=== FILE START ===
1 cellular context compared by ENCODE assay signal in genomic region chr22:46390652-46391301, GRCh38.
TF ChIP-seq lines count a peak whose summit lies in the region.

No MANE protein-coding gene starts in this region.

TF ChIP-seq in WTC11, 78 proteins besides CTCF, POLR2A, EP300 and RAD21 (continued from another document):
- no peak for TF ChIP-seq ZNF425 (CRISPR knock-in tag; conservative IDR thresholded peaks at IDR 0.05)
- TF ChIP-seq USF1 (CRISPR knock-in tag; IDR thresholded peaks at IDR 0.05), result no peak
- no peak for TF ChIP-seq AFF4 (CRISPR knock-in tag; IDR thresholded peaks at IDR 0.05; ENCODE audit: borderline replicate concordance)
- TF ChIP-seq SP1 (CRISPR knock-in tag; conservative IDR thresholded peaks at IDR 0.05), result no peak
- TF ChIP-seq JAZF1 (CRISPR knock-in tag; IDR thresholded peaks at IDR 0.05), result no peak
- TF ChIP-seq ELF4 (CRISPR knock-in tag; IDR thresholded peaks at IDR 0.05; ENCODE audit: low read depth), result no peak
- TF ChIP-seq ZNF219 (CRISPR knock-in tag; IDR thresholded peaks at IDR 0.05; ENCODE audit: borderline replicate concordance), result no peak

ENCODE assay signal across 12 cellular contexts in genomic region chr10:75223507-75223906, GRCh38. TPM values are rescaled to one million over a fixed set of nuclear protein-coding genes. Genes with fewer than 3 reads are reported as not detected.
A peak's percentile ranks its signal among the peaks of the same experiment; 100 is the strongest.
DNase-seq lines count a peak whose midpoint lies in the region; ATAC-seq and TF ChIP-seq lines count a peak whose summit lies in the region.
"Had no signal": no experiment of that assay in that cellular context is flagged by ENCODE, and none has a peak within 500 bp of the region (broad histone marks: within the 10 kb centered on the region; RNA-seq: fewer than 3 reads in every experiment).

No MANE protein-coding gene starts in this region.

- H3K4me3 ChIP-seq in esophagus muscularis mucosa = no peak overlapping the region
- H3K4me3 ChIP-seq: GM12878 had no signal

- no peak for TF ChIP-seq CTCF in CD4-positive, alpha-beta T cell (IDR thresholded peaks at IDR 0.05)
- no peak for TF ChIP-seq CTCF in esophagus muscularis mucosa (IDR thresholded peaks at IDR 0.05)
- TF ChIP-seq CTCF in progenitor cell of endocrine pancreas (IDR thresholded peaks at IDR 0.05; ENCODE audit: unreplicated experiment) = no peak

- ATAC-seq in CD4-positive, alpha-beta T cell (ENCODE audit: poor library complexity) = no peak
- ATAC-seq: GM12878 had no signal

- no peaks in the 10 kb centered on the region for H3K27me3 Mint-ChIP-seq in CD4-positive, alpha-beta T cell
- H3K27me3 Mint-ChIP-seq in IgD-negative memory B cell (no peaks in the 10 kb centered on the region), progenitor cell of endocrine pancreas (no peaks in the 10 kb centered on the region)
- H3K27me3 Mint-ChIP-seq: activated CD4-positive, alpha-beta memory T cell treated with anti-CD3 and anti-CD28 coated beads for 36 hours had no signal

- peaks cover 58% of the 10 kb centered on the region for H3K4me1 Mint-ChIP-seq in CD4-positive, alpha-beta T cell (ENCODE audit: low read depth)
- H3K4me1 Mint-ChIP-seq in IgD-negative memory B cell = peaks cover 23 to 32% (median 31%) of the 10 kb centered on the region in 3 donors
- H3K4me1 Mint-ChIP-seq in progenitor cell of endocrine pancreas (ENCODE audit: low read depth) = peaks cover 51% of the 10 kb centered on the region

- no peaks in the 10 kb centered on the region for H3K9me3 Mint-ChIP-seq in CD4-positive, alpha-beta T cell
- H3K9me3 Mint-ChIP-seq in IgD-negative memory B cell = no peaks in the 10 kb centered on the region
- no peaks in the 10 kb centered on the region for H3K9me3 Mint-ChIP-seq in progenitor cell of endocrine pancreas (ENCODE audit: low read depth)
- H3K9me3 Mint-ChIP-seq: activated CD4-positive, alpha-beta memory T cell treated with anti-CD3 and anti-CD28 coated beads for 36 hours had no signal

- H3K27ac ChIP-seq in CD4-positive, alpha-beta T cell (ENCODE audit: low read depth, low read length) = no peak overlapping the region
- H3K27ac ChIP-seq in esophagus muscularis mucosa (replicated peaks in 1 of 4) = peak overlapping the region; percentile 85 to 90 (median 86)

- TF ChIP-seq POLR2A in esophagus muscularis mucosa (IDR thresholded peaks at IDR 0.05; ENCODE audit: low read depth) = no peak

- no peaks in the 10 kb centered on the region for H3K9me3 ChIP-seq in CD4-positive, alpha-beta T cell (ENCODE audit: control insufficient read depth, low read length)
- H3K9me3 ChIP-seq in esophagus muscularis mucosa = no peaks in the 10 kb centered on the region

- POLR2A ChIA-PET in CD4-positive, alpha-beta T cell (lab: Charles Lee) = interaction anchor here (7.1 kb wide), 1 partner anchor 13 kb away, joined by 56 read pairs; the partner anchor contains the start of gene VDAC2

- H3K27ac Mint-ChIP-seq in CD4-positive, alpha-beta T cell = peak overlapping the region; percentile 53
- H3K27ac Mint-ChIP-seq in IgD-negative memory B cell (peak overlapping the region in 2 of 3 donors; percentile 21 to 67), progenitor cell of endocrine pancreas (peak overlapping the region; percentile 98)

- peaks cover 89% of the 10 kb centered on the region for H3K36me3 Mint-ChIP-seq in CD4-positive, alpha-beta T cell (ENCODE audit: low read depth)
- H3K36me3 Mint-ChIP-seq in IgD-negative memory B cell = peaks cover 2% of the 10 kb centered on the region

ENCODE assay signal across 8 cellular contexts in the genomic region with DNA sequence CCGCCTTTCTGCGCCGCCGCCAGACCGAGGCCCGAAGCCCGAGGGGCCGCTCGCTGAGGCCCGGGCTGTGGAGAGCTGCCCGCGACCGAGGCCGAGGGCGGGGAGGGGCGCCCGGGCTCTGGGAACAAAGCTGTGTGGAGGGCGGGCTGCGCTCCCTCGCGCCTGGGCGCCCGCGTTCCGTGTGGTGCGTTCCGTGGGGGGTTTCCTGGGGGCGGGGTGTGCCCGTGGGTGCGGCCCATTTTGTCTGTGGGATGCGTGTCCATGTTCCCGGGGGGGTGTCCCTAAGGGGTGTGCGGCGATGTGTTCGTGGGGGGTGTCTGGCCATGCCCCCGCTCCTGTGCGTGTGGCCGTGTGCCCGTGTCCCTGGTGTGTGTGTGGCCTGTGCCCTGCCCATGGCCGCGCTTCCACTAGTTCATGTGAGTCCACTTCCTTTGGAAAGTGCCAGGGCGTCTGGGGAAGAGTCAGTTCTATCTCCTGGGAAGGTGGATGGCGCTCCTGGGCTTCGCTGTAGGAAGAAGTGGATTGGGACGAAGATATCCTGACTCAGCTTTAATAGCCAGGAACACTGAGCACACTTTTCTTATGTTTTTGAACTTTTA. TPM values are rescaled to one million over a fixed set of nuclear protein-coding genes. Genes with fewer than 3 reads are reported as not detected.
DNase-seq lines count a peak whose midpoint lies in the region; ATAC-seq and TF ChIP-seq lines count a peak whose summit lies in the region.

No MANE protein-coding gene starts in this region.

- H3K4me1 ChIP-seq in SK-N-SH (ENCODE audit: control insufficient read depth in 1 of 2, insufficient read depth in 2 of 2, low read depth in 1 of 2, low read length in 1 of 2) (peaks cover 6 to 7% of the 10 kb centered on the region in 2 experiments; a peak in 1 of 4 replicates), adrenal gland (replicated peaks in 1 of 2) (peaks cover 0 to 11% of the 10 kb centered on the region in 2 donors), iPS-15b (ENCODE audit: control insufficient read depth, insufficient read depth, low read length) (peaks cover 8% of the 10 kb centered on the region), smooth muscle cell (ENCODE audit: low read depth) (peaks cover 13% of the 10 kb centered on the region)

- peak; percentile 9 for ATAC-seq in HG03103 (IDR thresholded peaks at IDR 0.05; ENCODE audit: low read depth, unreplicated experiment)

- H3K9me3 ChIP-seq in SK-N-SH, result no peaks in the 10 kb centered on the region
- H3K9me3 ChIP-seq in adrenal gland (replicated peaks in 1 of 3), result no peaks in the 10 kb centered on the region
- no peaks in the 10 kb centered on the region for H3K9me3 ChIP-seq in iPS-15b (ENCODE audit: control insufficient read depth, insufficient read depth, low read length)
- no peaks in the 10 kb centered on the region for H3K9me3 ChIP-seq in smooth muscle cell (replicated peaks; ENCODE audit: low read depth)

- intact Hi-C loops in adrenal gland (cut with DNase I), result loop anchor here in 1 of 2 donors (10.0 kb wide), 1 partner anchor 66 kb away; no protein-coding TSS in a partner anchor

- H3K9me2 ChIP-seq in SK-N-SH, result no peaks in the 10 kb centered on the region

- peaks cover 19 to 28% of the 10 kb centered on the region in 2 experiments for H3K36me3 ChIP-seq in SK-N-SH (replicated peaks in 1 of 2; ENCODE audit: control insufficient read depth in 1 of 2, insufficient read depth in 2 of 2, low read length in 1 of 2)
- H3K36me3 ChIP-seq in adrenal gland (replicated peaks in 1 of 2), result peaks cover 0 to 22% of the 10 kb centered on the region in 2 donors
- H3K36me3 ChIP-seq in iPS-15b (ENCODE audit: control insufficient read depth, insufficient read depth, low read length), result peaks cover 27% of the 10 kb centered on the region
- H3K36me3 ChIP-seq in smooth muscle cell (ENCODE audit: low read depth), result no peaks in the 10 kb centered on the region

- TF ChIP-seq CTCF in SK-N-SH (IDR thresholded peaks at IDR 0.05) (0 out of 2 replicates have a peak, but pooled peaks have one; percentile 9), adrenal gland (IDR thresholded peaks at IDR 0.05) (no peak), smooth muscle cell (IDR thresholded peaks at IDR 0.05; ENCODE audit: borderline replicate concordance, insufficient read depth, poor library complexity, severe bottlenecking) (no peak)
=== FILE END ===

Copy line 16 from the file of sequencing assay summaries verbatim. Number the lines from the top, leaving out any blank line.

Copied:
No MANE protein-coding gene starts in this region.